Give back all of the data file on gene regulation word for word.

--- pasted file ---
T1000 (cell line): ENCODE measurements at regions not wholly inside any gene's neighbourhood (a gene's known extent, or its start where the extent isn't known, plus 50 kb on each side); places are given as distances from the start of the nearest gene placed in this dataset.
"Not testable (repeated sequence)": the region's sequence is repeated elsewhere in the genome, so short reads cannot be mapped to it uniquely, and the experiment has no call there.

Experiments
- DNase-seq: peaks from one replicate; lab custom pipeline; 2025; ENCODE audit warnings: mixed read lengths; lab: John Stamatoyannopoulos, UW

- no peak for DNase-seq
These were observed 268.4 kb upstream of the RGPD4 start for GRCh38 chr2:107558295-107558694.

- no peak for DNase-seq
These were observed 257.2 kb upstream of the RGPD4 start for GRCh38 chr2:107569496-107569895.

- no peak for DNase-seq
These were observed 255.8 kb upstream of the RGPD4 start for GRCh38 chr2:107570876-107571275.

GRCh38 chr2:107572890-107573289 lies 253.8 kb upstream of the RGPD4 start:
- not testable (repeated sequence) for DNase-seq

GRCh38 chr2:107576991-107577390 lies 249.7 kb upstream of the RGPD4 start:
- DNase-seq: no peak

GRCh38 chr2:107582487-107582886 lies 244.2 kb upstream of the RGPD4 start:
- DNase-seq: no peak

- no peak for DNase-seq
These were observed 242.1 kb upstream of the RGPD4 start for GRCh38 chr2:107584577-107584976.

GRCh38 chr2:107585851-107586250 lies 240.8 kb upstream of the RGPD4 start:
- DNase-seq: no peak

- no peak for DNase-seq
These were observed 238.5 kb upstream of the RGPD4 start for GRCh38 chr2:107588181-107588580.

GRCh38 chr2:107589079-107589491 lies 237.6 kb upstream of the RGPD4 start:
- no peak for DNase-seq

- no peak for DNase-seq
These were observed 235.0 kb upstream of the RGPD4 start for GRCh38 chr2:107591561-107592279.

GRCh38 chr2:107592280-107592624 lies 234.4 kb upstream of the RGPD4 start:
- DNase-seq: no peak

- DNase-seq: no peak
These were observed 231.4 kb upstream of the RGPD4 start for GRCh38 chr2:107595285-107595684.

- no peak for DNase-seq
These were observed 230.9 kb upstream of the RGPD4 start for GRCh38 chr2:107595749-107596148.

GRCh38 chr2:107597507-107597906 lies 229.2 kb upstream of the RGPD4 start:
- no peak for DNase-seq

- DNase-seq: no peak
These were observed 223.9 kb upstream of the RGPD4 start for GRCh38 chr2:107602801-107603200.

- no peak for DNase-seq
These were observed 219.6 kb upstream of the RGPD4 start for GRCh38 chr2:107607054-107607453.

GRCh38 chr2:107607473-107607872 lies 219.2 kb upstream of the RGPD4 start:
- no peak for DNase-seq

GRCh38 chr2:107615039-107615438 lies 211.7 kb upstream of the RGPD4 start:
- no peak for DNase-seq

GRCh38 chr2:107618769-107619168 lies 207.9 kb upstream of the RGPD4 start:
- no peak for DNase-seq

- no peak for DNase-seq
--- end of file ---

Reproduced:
T1000 (cell line): ENCODE measurements at regions not wholly inside any gene's neighbourhood (a gene's known extent, or its start where the extent isn't known, plus 50 kb on each side); places are given as distances from the start of the nearest gene placed in this dataset.
"Not testable (repeated sequence)": the region's sequence is repeated elsewhere in the genome, so short reads cannot be mapped to it uniquely, and the experiment has no call there.

Experiments
- DNase-seq: peaks from one replicate; lab custom pipeline; 2025; ENCODE audit warnings: mixed read lengths; lab: John Stamatoyannopoulos, UW

- no peak for DNase-seq
These were observed 268.4 kb upstream of the RGPD4 start for GRCh38 chr2:107558295-107558694.

- no peak for DNase-seq
These were observed 257.2 kb upstream of the RGPD4 start for GRCh38 chr2:107569496-107569895.

- no peak for DNase-seq
These were observed 255.8 kb upstream of the RGPD4 start for GRCh38 chr2:107570876-107571275.

GRCh38 chr2:107572890-107573289 lies 253.8 kb upstream of the RGPD4 start:
- not testable (repeated sequence) for DNase-seq

GRCh38 chr2:107576991-107577390 lies 249.7 kb upstream of the RGPD4 start:
- DNase-seq: no peak

GRCh38 chr2:107582487-107582886 lies 244.2 kb upstream of the RGPD4 start:
- DNase-seq: no peak

- no peak for DNase-seq
These were observed 242.1 kb upstream of the RGPD4 start for GRCh38 chr2:107584577-107584976.

GRCh38 chr2:107585851-107586250 lies 240.8 kb upstream of the RGPD4 start:
- DNase-seq: no peak

- no peak for DNase-seq
These were observed 238.5 kb upstream of the RGPD4 start for GRCh38 chr2:107588181-107588580.

GRCh38 chr2:107589079-107589491 lies 237.6 kb upstream of the RGPD4 start:
- no peak for DNase-seq

- no peak for DNase-seq
These were observed 235.0 kb upstream of the RGPD4 start for GRCh38 chr2:107591561-107592279.

GRCh38 chr2:107592280-107592624 lies 234.4 kb upstream of the RGPD4 start:
- DNase-seq: no peak

- DNase-seq: no peak
These were observed 231.4 kb upstream of the RGPD4 start for GRCh38 chr2:107595285-107595684.

- no peak for DNase-seq
These were observed 230.9 kb upstream of the RGPD4 start for GRCh38 chr2:107595749-107596148.

GRCh38 chr2:107597507-107597906 lies 229.2 kb upstream of the RGPD4 start:
- no peak for DNase-seq

- DNase-seq: no peak
These were observed 223.9 kb upstream of the RGPD4 start for GRCh38 chr2:107602801-107603200.

- no peak for DNase-seq
These were observed 219.6 kb upstream of the RGPD4 start for GRCh38 chr2:107607054-107607453.

GRCh38 chr2:107607473-107607872 lies 219.2 kb upstream of the RGPD4 start:
- no peak for DNase-seq

GRCh38 chr2:107615039-107615438 lies 211.7 kb upstream of the RGPD4 start:
- no peak for DNase-seq

GRCh38 chr2:107618769-107619168 lies 207.9 kb upstream of the RGPD4 start:
- no peak for DNase-seq

- no peak for DNase-seq